Every bottle purchased will provide two people with water for life in Marouge, Haiti*

HYDRATE WITH PURPOSE


We donate 10% of net revenue to water projects. 

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The Water Crisis

 

💧 A child dies every 60 seconds from (preventable) water disease.

💧 Women walk an average of 3 miles every day to collect water.

💧 783 million people worldwide don't have access to clean water. 

💧 1 in 3 people lack access to improved sanitation facilities.

💧 Nearly 97% of the world's water is salty or otherwise undrinkable. 

💧 The average container for water collection, the "jerry can", weighs over 40 lbs when full. The task of carrying it is often placed upon women and children.


 

 

 

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*Current & Upcoming Water Projects

Marouge, Haiti
Population: About 1,500
GPS Coordinates: 9°00'12.7"N 72°40'43.6"W
Project: Rain Catchment Tank & Hygiene Training

Deep in the mountains behind Montrouis, Haiti, sits the village of Marouge on the back side of a steep mountain. These kind and caring individuals do not have access to clean drinking water. 1,500 villagers live in this remote village, a 5 hour walk from the city. With no municipal water sources in the village, the people must leave the village to access water from a contaminated water hole. With the support of Kōkua, the villagers of Marouge (Mar-Rouge) will have their first water source via a Justice Water Hispaniola Rain Catchment Tank, in addition to sanitation and hygiene training. This is the first step of many to get this community the type of training, empowerment, and clean water they need for a healthy and full life.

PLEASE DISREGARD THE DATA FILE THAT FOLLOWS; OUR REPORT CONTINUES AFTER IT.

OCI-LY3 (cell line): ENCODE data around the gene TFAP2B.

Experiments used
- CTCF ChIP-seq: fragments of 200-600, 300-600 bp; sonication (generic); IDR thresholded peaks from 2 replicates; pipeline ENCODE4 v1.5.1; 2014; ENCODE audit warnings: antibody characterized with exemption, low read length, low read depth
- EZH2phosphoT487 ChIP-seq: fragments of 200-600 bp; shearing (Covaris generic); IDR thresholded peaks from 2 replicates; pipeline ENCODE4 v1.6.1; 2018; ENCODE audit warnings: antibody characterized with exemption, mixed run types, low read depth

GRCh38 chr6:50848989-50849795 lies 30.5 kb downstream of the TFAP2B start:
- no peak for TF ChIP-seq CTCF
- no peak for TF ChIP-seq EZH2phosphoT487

We've reached 50% of our goal so far.

This project is being overseen by Justice Water Hispaniola (a ministry branch of Konbit Haiti). 

 

 

 

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A Promise of Hope

 

 

"This is Midlove. She lives in the village of Papaye, in Central Haiti. She shares a modest house in the middle of the village without running water or electricity. Like most kids in her country, her daily task is to collect water for the family. While she is able to attend school across from her house, she is not always able to go because of the time it takes to collect clean drinking water. In early 2013, the Justice Water Hispaniola staff met her in her village and walked to her water source nearly two miles away. In this time, we saw several broken wells which Midlove had told us she'd never used (or seen anyone else use). After miles of hilly and beautiful landscape, we happened upon the water source. Upstream, in the seeable distance, there were cows and horses openly defecating. Additionally, there were people washing their cars and motorcycles. These children collected the water at this site, and walked home as the sun was setting.  While the road these young children walk is beautiful, it is not always safe for them. Additionally, the water they collect is full of disease. Yet, it was their only option. After meeting with the local leaders in this village, the Justice Water Hispaniola staff decided to build a rain-catchment tank near the local church. After this 3-week long project, this group of leaders were able to recreate this structure in another village. They currently maintain this structure and help build others in areas nearby. 
This has changed the life of people like Midlove. She now walks across the way, perhaps a yard away, and is able to collect water. She is able to attend school more frequently. She is able to live a fuller life because of this tank. Because it rains so often in this village, she is able to use this catchment tank very frequently and makes far less trips to contaminated sources."

                                                           -Konbit Haiti

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